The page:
Georgia v. Randolph
547 U.S. 103 (2006)

Annotate this Case

547 U. S. ____ (2006)
NO. 04-1067


on writ of certiorari to the supreme court of georgia

[March 22, 2006]

   Justice Stevens, concurring.

   The study of history for the purpose of ascertaining the original understanding of constitutional provisions is much like the study of legislative history for the purpose of ascertaining the intent of the lawmakers who enact statutes. In both situations the facts uncovered by the study are usually relevant but not necessarily dispositive. This case illustrates why even the most dedicated adherent to an approach to constitutional interpretation that places primary reliance on the search for original understanding would recognize the relevance of changes in our society.

   At least since 1604 it has been settled that in the absence of exigent circumstances, a government agent has no right to enter a “house” or “castle” unless authorized to do so by a valid warrant. See Semayne’s Case, 5 Co. Rep. 91a, 77 Eng. Rep. 194 (K.B.). Every occupant of the home has a right—protected by the common law for centuries and by the Fourth Amendment since 1791—to refuse entry. When an occupant gives his or her consent to enter, he or she is waiving a valuable constitutional right. To be sure that the waiver is voluntary, it is sound practice—a practice some Justices of this Court thought necessary to make the waiver voluntary[Footnote 1]—for the officer to advise the occupant of that right.[Footnote 2] The issue in this case relates to the content of the advice that the officer should provide when met at the door by a man and a woman who are apparently joint tenants or joint owners of the property.

   In the 18th century, when the Fourth Amendment was adopted, the advice would have been quite different from what is appropriate today. Given the then-prevailing dramatic differences between the property rights of the husband and the far lesser rights of the wife, only the consent of the husband would matter. Whether “the master of the house” consented or objected, his decision would control. Thus if “original understanding” were to govern the outcome of this case, the search was clearly invalid because the husband did not consent. History, however, is not dispositive because it is now clear, as a matter of constitutional law, that the male and the female are equal partners. Reed v. Reed, 404 U. S. 71 (1971).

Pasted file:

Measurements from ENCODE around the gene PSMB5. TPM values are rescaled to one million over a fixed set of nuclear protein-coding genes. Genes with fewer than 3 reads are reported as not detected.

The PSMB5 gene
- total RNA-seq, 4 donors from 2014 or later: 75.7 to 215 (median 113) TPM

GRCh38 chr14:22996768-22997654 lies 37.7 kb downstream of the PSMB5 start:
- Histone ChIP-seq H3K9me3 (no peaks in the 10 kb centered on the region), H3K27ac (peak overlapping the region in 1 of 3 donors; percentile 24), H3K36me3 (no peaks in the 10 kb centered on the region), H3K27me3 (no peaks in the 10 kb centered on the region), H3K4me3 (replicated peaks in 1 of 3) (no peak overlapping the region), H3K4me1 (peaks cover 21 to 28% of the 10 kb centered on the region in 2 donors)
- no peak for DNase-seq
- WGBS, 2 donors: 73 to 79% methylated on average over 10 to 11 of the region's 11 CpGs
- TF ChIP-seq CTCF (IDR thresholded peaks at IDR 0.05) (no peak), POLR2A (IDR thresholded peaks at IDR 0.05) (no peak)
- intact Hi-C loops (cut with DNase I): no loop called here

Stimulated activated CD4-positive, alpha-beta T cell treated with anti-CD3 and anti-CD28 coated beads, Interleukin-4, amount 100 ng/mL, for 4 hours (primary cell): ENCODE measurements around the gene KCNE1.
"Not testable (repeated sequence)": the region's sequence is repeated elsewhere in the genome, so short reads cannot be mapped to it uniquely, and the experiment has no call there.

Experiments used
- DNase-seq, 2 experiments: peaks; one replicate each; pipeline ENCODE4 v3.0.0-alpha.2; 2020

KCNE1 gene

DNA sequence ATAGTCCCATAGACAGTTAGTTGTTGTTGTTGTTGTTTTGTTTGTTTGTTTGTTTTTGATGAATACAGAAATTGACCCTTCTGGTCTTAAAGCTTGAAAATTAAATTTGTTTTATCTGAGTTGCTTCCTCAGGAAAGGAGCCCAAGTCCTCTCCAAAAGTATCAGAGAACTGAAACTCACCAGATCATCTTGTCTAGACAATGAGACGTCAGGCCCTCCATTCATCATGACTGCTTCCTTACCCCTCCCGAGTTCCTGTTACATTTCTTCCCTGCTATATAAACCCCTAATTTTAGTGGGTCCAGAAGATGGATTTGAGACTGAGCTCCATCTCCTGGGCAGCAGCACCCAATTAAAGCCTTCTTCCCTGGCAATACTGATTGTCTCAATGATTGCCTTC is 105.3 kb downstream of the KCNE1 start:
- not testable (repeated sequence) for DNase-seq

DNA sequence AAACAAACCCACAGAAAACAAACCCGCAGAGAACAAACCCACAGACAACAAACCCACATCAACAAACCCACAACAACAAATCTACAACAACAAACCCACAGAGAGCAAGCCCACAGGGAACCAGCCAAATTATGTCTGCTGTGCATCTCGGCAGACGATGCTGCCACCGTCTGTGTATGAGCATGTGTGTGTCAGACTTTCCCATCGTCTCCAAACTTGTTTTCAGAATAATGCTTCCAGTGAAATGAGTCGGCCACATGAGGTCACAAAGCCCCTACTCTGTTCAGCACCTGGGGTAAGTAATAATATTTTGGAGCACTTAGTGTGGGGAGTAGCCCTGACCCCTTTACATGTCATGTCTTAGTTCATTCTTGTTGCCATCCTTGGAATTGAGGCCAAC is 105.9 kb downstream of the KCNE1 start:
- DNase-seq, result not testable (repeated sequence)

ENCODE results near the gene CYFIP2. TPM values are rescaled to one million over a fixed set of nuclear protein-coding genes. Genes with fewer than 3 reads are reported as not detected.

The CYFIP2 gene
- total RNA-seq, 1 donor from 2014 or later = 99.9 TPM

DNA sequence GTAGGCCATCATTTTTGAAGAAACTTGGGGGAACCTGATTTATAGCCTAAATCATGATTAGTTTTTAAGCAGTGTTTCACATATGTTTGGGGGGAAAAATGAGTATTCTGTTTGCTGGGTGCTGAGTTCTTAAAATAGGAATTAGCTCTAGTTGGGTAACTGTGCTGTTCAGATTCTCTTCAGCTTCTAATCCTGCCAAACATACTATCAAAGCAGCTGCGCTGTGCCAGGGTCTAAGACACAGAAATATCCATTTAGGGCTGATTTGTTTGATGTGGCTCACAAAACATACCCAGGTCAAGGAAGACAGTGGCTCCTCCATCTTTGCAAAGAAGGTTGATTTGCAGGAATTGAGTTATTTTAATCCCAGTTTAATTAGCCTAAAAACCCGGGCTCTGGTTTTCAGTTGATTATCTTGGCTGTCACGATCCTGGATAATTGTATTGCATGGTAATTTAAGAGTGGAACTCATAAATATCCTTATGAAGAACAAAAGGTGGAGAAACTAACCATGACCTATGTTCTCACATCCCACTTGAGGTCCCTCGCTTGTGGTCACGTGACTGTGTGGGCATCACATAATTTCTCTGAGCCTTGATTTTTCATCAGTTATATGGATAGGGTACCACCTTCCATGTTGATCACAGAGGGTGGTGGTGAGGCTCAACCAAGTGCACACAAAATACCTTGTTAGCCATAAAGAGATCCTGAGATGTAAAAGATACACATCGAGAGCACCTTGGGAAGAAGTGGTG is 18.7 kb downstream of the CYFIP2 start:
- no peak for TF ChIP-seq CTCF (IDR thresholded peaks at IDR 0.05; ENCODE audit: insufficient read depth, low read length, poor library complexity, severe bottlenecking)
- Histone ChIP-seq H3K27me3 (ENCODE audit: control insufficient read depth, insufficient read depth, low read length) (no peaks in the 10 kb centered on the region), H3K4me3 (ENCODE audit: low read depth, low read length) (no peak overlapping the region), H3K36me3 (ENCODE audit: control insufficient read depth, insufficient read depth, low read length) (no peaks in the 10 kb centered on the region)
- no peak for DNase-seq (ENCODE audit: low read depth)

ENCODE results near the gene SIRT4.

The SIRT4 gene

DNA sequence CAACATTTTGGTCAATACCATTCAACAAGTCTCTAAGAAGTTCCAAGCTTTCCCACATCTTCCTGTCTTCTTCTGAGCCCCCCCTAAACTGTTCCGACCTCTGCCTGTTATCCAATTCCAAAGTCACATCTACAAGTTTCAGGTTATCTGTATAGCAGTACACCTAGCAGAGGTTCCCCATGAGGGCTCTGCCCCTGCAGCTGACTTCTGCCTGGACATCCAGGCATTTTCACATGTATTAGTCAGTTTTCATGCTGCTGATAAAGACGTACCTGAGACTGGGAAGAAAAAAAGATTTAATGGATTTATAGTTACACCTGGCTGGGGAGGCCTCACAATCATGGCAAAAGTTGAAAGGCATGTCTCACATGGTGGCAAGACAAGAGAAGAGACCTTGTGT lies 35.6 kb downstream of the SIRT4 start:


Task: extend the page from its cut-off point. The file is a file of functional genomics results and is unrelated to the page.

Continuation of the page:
In today’s world the only advice that an officer could properly give should make it clear that each of the partners has a constitutional right that he or she may independently assert or waive. Assuming that both spouses are competent, neither one is a master possessing the power to override the other’s constitutional right to deny entry to their castle.

   With these observations, I join the Court’s opinion.

Footnote 1

 See, e.g., Schneckloth v. Bustamonte, 412 U. S. 218, 284–285 (1973) (Marshall, J., dissenting) (pointing out that it is hard to comprehend “how a decision made without knowledge of available alternatives can be treated as choice at all,” and arguing that “[i]f consent to search means that a person has chosen to forego his right to exclude the police from the place they seek to search, it follows that his consent cannot be considered a meaningful choice unless he knew that he could in fact exclude the police”).

Footnote 2

 Such advice is surely preferable to an officer’s expression of his or her desire to enter and to search in words that may be construed either as a command or a question. See id., at 275–276 (Douglas, J., dissenting) (noting that “ ‘[u]nder many circumstances a reasonable person might read an officer’s “May I” as the courteous expression of a demand backed by force of law.’ ” (quoting Bustamonte v. Schneckloth, 448 F. 2d 669, 701 (CA9 1971))).

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